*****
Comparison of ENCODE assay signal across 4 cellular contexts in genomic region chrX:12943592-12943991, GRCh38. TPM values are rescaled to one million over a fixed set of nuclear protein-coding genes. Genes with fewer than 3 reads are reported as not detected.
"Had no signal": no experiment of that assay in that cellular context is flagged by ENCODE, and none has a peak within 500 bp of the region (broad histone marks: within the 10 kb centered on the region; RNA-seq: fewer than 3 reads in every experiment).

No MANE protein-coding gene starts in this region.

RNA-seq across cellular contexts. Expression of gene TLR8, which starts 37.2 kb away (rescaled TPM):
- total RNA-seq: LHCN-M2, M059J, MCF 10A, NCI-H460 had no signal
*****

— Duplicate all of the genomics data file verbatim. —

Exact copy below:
Comparison of ENCODE assay signal across 4 cellular contexts in genomic region chrX:12943592-12943991, GRCh38. TPM values are rescaled to one million over a fixed set of nuclear protein-coding genes. Genes with fewer than 3 reads are reported as not detected.
"Had no signal": no experiment of that assay in that cellular context is flagged by ENCODE, and none has a peak within 500 bp of the region (broad histone marks: within the 10 kb centered on the region; RNA-seq: fewer than 3 reads in every experiment).

No MANE protein-coding gene starts in this region.

RNA-seq across cellular contexts. Expression of gene TLR8, which starts 37.2 kb away (rescaled TPM):
- total RNA-seq: LHCN-M2, M059J, MCF 10A, NCI-H460 had no signal